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Building Safety Act 2022

The Building Safety Act 2022, is undoubtedly one of the most assertive reforms to building safety law implementation in the UK. Read more here.

The Building Safety Act 2022, is undoubtedly one of the most assertive reforms to building safety law implementation in the UK. The Act has made significant changes to both the law and practice within the construction industry, with potential implications to a variety of parties as a result.

Passed in June 2022, the Act intends to improve the safety of developments during the construction process, which is welcomed by the insurance industry. However, inevitably, insurance issues are also subsequently created.

Following the Grenfell fire tragedy, the ‘Building a Safer Future’ report - produced as a result of the Dame Judith Hackitt review - lead to the Act. The Act not only impacts ‘higher risk’ buildings over 18m or seven storeys, but also the wider construction industry. The Act proposed an industry-wide culture change as new roles and responsibilities were devised for those: procuring, designing, and constructing high-rise buildings. One main area highlighted was duty holders having to ensure that certain factors are met at each stage (‘gateways’) of the construction process, and to ensure the work complies with building regulations.

This Act is the first phase of scheduled future changes. More specific regulatory bodies will be set up in its wake, resulting in new regulation for the detailed obligations duty holders owe.

Limitation periods

Limitation periods under the Defective Premises Act 1972 have been increased from six to 30 years for projects completed before the June 2022 passing of the Act; with extensions to 15 years for projects completed after that point, increasing exposure for insurers and their policyholders as a result. This is already creating amendments to standard building contracts, with limitation periods post practical completion (PC) rising from 12 to 15 years.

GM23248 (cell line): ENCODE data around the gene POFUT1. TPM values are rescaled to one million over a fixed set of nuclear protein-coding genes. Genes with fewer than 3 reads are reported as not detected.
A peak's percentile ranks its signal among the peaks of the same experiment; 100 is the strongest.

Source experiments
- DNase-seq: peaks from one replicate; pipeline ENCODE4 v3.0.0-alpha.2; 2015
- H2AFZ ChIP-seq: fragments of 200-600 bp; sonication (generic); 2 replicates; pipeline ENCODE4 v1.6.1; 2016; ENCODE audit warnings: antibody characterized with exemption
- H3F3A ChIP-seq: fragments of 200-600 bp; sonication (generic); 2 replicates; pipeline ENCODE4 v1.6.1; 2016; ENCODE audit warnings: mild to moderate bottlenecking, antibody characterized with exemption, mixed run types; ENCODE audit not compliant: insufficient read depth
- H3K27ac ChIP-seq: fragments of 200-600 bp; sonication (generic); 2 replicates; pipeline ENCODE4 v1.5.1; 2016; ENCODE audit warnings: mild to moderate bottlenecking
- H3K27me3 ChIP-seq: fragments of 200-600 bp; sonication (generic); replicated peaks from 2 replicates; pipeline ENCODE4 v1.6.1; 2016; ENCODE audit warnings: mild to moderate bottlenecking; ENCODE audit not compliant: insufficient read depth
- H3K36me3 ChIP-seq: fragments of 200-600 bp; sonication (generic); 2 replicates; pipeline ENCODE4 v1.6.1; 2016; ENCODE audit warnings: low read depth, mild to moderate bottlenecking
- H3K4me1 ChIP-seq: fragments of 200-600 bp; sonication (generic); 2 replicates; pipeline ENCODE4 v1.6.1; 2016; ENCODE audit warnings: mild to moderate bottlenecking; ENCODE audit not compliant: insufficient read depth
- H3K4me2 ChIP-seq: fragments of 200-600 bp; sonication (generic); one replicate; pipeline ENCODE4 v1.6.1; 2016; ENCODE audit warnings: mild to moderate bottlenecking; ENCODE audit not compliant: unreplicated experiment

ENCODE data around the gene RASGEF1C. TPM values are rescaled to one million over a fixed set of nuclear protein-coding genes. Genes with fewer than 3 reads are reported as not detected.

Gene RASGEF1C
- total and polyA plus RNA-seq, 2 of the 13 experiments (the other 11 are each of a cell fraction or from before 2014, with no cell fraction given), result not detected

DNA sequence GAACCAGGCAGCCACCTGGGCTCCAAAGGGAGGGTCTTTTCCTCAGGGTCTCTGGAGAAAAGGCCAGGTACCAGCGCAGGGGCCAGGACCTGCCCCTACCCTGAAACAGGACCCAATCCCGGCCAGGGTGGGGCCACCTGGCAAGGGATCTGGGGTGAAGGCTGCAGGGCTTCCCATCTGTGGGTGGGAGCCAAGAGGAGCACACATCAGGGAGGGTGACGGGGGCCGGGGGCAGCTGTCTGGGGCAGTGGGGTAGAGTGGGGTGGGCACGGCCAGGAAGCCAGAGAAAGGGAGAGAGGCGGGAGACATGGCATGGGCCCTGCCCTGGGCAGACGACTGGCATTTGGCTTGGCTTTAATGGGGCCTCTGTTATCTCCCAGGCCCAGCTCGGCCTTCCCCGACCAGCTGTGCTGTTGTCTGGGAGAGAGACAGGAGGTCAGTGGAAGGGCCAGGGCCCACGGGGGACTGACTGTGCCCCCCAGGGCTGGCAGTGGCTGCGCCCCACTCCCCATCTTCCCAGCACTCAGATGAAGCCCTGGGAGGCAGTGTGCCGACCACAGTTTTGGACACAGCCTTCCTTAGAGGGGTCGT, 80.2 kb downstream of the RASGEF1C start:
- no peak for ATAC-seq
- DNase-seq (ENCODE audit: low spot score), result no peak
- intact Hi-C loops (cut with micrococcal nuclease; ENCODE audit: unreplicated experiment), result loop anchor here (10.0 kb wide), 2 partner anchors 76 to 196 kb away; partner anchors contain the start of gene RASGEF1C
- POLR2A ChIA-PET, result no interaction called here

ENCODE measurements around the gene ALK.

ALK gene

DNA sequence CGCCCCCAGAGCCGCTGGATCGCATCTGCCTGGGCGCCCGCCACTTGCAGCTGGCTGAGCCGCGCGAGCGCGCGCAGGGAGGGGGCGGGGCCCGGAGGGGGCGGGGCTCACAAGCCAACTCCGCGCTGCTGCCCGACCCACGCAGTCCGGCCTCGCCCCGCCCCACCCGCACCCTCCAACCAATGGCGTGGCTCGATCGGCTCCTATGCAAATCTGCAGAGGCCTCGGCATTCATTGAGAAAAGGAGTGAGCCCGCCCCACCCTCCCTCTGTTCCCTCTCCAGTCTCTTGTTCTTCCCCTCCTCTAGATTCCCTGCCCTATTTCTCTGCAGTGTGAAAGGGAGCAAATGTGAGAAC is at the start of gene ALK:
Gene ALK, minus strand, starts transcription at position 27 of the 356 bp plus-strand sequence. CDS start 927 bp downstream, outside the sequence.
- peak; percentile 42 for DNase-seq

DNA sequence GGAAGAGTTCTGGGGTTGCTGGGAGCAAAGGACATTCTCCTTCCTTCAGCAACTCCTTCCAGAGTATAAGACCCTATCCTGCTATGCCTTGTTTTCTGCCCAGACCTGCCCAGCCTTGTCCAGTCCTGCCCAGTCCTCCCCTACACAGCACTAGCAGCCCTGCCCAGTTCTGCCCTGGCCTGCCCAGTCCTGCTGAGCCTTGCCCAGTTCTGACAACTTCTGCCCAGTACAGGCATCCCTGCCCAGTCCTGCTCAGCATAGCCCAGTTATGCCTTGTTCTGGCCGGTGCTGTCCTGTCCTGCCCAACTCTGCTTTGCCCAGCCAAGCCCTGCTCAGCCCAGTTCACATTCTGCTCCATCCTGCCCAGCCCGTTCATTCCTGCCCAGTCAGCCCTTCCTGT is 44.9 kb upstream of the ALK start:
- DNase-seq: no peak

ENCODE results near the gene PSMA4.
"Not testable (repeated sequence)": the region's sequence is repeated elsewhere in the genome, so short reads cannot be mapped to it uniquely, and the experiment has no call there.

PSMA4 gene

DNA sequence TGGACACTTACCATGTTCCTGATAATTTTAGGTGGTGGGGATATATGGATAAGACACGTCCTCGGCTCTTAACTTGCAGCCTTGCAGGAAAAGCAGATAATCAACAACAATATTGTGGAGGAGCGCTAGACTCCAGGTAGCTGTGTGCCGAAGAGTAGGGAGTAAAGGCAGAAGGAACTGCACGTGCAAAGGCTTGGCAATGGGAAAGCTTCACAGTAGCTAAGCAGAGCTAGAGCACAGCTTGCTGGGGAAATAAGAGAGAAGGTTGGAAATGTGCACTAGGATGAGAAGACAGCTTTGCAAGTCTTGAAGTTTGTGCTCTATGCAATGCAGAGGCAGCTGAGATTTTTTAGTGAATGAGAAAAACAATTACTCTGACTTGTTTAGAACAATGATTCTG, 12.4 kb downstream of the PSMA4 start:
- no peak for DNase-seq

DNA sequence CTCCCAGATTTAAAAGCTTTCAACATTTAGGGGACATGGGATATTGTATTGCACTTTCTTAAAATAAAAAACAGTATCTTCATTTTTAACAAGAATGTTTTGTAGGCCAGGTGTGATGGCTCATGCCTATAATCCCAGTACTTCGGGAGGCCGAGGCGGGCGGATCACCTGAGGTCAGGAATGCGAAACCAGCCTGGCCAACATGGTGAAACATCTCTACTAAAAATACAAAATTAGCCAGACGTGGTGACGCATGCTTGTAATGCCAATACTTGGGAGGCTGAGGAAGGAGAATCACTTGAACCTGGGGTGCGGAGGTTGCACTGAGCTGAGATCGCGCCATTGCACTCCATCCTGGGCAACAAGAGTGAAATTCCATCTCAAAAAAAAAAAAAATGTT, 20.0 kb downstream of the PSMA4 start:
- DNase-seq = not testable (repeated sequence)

Previous projects worked on under a deed contract containing 12 years limitation after PC, have now been extended to 30 years. Consequently, a civil action brought under the new Act as primary legislation, would overwrite any existing contractual agreement in place regarding limitation periods. Professional indemnity insurers (PII) could attempt to restrict their policies covering this extended limitation as a consequence. Additionally, the Act presents issues in defending claims regarding document retention on older projects. Many firms may have failed to archive projects beyond the previous contracted 12 year limitation, believing claims would be time barred. However, with that time bar now essentially removed, it could result in actions being brought against a construction professional with a defence heavily impacted by the loss of such files. Consequently, we now advise - where possible – retention of documents for: at least 30 years for existing projects, completed prior to the Act (June 2022), and at least 15 years for subsequent projects.

The dutyholders

Currently, the Act does not clearly define the legal level of duty and obligations for the various construction cycle duty holders. One possible implication is: relevant responsible firms - and therefore its directors - having an enforceable regulatory liability regarding the safety of the end development. Regulatory or criminal actions could result against individuals for breaches of the Act; none of which are automatically covered by a professional indemnity policy. While a concurrent civil claim would be covered, not all policies have extensions that cover regulatory actions against the architect, engineer, or contractor. Even if these extensions are written into cover, they are often only presented with the caveat of ‘insurer consent’ to cover the costs of such an investigation, if they believe it will mitigate future civil action. Resulting fines and penalties would not be covered regardless. Furthermore, a duty holder’s exact burden of proof is yet to be fully outlined regarding how open and collaborative they need to act, or whether they can defer this obligation to a sub-contracted party. As we remain in a hard PII market, it is difficult predicting whether insurers will insert new extensions onto PII policies to cover regulatory breaches under this Act.